We're big fans of making your own junk food, on the advice of food evangelist Michael Pollan, who advises making your own comfort and junk food so you can see exactly what goes into it. Shelved products are often filled with chemical preservatives and flavorings, many of them manufactured to pack an artificial flavor punch.
Food scientists are now investigating if these chemical additives may affect things like insulin sensitivity and weight gain. Commercially-processed junk food often uses whatever frying oil is cheapest at the time of production (which is why you see the words "May contain" on the labels of some processed food), which is often hydrogenated for better shelf stability. These "trans" fats have now been proven to cause abdominal weight gain in a Wake Forest study, even when patients were on a calorie-controlled diet. In other words, yes, there are some calories that are worse than others, and processed oils and fats are proven to cause more weight gain than unprocessed or unsaturated oils.
On the other side of the health spectrum from saturated and trans fats are monounsaturated and polyunsaturated fats. Frying potatoes at home means you cut out your preservatives, and you have control over what oil you use to cook them. These have been proven to have numerous dietary benefits, and while frying chips in avocado oil won't make them a heart-healthy snack, it's a thousand times better than grabbing a bag of Lays from your nearby grocery. Instead, get yourself a bag of raw potatoes and some oil, and make use of your seasoning drawer to mix up something you can't even buy in a bag.
Potato chips recipe
Yukon Gold potatoes
8 cups frying oil stable enough for frying over 320 degrees
Seasonings (see below)
Set your mandolin on its thinnest setting (or you could slice it with a knife, but don't because that's a goddamn fools errand of consistency). Try to keep your pressure even to make sure they're sliced the same thickness all the way across.
Keep your slices in a bowl of heavily salted ice water so they don't turn brown.
Heat oil up to 320 degrees. Fry them in small batches until they're evenly golden. Remove them with a slotted spoon and spread them out on some paper towel-lined baking sheets and go crazy with your seasoning options.
Use this amazing chart of cooking oils to choose your frying liquid. The more monounsaturated and polyunsaturated fats in the oil, the better for your heart and waistline.
1/4 cup kimchi furikake rice seasoning
1 teaspoon cayenne pepper
Furikake comes in a bunch of different flavors. You can powder it in a spice grinder to get it as fine as possible for an even coating. Toss with cayenne.
Garlic Bomb Chips
2-3 heads of garlic, roughly chopped
1 cup frying oil, divided
2 tablespoons of garlic powder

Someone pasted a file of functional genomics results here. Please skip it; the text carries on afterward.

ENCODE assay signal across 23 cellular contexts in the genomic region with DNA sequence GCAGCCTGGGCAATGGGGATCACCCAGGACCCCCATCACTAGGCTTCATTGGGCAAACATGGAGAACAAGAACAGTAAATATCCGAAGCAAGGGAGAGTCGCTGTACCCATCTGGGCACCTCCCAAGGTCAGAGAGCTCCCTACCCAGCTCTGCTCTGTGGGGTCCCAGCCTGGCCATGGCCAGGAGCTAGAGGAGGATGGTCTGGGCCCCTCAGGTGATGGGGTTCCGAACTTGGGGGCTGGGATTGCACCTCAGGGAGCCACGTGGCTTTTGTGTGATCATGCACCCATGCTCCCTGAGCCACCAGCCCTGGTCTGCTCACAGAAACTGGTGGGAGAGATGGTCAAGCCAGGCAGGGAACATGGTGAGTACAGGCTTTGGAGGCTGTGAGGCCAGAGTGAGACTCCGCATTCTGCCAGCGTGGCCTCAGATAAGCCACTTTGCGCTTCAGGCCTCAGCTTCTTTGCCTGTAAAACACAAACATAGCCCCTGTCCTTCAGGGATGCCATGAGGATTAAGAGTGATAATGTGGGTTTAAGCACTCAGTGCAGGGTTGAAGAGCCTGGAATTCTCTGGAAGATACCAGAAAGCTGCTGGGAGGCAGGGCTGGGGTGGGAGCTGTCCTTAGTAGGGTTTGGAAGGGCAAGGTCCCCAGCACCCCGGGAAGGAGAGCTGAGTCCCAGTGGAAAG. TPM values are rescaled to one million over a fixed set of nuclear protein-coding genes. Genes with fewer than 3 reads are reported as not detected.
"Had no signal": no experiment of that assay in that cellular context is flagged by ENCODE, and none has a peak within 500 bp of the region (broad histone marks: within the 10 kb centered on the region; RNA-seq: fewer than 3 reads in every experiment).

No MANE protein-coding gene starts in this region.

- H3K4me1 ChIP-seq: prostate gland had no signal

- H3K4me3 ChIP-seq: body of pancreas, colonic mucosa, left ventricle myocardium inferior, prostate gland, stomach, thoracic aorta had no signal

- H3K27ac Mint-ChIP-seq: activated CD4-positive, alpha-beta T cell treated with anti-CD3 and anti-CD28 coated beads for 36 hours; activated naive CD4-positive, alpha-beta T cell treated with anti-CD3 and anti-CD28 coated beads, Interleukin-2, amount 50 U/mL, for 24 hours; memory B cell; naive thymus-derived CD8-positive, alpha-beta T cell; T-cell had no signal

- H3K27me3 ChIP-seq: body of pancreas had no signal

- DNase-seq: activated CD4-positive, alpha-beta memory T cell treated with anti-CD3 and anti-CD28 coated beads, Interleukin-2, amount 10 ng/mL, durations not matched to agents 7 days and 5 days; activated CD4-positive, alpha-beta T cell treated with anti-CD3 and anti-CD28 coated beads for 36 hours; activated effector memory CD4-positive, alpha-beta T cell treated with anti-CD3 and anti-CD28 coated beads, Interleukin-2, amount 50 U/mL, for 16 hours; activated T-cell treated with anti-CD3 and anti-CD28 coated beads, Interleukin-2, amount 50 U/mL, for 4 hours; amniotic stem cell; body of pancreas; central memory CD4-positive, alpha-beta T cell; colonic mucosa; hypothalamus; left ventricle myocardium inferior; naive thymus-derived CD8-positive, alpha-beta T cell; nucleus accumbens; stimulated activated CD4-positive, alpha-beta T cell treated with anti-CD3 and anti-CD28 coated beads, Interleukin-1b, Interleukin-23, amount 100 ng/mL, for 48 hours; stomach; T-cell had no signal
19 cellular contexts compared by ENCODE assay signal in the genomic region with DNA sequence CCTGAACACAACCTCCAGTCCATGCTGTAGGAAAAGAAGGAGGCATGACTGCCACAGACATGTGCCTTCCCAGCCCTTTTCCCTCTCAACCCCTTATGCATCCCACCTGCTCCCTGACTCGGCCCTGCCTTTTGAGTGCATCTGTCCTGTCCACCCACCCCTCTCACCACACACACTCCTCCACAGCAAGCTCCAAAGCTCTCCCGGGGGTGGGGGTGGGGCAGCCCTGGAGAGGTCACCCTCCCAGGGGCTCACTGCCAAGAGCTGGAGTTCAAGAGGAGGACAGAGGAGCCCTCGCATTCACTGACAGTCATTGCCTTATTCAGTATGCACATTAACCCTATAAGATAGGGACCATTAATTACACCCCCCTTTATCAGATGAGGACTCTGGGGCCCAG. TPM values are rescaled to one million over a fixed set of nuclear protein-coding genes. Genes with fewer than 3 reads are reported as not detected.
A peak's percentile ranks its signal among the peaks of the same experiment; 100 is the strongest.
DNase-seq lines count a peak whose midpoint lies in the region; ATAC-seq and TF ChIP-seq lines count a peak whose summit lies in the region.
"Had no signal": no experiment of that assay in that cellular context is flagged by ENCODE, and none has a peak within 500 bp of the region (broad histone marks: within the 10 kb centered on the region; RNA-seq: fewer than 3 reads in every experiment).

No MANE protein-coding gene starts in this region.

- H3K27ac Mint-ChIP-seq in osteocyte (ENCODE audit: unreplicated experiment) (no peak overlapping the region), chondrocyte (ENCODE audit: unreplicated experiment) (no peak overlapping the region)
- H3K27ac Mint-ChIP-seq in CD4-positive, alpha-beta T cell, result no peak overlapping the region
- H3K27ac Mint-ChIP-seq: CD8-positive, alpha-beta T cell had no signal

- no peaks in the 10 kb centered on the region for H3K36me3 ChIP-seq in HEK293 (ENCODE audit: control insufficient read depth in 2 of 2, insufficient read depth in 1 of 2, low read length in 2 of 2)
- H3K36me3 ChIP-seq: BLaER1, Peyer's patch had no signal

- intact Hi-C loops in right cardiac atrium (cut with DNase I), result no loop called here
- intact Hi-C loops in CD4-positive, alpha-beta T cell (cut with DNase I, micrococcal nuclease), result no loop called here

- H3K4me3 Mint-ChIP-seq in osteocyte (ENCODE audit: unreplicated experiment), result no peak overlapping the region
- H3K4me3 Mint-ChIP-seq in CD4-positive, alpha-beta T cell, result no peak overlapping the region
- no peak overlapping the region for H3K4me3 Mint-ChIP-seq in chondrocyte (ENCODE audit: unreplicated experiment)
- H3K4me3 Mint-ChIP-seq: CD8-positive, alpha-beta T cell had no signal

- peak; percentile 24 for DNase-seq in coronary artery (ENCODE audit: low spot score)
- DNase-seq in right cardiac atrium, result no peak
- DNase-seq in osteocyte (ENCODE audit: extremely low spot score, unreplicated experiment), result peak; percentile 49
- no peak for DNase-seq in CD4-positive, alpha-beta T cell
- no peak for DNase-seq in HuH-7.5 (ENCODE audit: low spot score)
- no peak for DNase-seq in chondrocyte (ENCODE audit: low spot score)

1 teaspoons salt, or to taste
1 teaspoon dried basil
1 teaspoon dried oregano
1 tablespoons tomato powder (optional)
Saute your garlic in 3 tablespoons of oil for about 5 minutes, then add the remaining cup of oil and simmer just until bubbly. Turn on low and let garlic infuse into oil. Add garlic oil to frying oil, then toss finished chips in garlic powder, basil, oregano and salt. Tomato powder can be found at specialty grocery stores, and though it's optional, it turns this recipe into pizza chips.
Chicken & Waffle
1/2 tablespoon powdered chicken bullion
2 tablespoons brown sugar
5 drops maple flavoring
Mix with a fork and toss with chips.
1 tablespoon smoked paprika
2 teaspoons dried ancho chile powder
2 teaspoons ground cumin
2 teaspoons salt salt
1 teaspoon onion powder
1 teaspoon garlic powder
1 teaspoon packed brown sugar
1 teaspoon black pepper
Sour Cream & Onion
3 tablespoons buttermilk powder
2 tablespoons onion powder
1 tablespoon garlic powder
1/2 teaspoon sugar
1 tablespoon dried dill
Salt & Vinegar
1 1/2 cup pickle brine
1 1/2 cup white vinegar
Soak your potato slices in a 50/50 vinegar and pickle brine mixture. The longer the pieces soak, the more flavor they'll absorb.
2-3 cups pickle brine
1 tablespoon dried dill
Soak your potato slices in pickle brine, fry, then sprinkle with dried dill.
DO's and DON'T's of DIY CHIPS
DO use a thermometer to monitor the heat of your oil. Accurate oil temperature is important to frying, and the more food you add to the oil, the more the temp will drop.
DON'T add excessively wet things to hot oil. Ideally, pat your potato slices dry before frying. Oil + water = spatter, which can mean burns and fires.
DO slice consistently. Uneven slices will burn on one end before fully cooking on the other. They'll taste burnt and floppy and you'll feel like a failure.
DON'T wait long before seasoning chips after they come out of the oil or it won't stick.
DO store them in an airtight container. If they get stale, spread them out on a baking sheet and put them in the oven on 400 for a couple minutes until they're crispy again.